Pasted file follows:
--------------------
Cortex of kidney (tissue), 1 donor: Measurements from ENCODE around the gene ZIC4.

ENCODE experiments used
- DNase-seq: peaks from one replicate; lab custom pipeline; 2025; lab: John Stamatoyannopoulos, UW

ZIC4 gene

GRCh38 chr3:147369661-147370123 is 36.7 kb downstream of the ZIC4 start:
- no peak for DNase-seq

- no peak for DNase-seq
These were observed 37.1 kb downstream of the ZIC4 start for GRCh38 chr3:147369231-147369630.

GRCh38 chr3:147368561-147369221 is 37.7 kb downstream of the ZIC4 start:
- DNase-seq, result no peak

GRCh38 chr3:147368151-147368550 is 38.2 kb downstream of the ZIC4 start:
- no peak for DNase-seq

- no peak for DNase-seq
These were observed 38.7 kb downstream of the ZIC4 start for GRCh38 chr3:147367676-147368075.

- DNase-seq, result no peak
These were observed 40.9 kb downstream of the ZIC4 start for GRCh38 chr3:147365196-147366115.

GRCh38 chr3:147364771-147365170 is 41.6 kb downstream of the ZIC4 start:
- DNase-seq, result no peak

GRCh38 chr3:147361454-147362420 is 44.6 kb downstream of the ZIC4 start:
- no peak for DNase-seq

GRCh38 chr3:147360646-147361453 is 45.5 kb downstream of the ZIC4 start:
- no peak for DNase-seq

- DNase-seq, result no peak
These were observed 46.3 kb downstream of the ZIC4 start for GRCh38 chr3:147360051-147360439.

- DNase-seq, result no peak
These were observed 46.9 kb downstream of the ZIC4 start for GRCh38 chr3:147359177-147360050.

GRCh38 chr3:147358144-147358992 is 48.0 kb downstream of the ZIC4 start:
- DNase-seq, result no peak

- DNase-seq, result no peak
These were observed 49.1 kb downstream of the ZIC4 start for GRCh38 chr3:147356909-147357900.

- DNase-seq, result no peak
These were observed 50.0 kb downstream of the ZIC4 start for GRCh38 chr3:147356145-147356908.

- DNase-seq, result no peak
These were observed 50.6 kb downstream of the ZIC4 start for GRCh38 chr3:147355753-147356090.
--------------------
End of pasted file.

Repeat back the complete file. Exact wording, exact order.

Cortex of kidney (tissue), 1 donor: Measurements from ENCODE around the gene ZIC4.

ENCODE experiments used
- DNase-seq: peaks from one replicate; lab custom pipeline; 2025; lab: John Stamatoyannopoulos, UW

ZIC4 gene

GRCh38 chr3:147369661-147370123 is 36.7 kb downstream of the ZIC4 start:
- no peak for DNase-seq

- no peak for DNase-seq
These were observed 37.1 kb downstream of the ZIC4 start for GRCh38 chr3:147369231-147369630.

GRCh38 chr3:147368561-147369221 is 37.7 kb downstream of the ZIC4 start:
- DNase-seq, result no peak

GRCh38 chr3:147368151-147368550 is 38.2 kb downstream of the ZIC4 start:
- no peak for DNase-seq

- no peak for DNase-seq
These were observed 38.7 kb downstream of the ZIC4 start for GRCh38 chr3:147367676-147368075.

- DNase-seq, result no peak
These were observed 40.9 kb downstream of the ZIC4 start for GRCh38 chr3:147365196-147366115.

GRCh38 chr3:147364771-147365170 is 41.6 kb downstream of the ZIC4 start:
- DNase-seq, result no peak

GRCh38 chr3:147361454-147362420 is 44.6 kb downstream of the ZIC4 start:
- no peak for DNase-seq

GRCh38 chr3:147360646-147361453 is 45.5 kb downstream of the ZIC4 start:
- no peak for DNase-seq

- DNase-seq, result no peak
These were observed 46.3 kb downstream of the ZIC4 start for GRCh38 chr3:147360051-147360439.

- DNase-seq, result no peak
These were observed 46.9 kb downstream of the ZIC4 start for GRCh38 chr3:147359177-147360050.

GRCh38 chr3:147358144-147358992 is 48.0 kb downstream of the ZIC4 start:
- DNase-seq, result no peak

- DNase-seq, result no peak
These were observed 49.1 kb downstream of the ZIC4 start for GRCh38 chr3:147356909-147357900.

- DNase-seq, result no peak
These were observed 50.0 kb downstream of the ZIC4 start for GRCh38 chr3:147356145-147356908.

- DNase-seq, result no peak
These were observed 50.6 kb downstream of the ZIC4 start for GRCh38 chr3:147355753-147356090.